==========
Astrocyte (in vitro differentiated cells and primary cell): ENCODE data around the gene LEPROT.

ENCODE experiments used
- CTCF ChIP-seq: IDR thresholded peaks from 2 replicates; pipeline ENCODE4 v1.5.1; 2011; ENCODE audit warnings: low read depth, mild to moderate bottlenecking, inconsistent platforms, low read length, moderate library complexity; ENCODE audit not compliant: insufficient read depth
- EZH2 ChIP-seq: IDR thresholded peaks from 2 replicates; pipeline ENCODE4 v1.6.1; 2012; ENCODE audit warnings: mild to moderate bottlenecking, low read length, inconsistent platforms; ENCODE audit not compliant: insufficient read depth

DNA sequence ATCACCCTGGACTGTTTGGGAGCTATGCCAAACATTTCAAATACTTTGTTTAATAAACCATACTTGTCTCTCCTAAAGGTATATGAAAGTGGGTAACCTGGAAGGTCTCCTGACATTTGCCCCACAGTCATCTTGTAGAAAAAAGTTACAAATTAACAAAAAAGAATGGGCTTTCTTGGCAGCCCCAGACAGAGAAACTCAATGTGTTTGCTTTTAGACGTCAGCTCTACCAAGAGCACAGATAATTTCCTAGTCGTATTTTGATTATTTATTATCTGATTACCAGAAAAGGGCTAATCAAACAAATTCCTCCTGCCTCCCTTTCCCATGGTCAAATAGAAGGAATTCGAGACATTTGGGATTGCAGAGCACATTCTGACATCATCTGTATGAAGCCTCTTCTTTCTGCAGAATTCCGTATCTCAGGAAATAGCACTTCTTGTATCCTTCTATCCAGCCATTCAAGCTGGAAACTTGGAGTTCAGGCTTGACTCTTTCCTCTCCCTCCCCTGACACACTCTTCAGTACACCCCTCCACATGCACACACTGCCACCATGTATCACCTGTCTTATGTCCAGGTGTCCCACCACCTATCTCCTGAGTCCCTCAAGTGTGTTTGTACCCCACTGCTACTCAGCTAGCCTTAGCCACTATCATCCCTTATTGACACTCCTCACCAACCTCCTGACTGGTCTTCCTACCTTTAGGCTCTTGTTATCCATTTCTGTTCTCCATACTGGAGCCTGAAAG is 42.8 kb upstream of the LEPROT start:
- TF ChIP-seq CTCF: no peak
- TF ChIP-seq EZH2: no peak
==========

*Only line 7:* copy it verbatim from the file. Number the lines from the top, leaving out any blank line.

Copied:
- TF ChIP-seq EZH2: no peak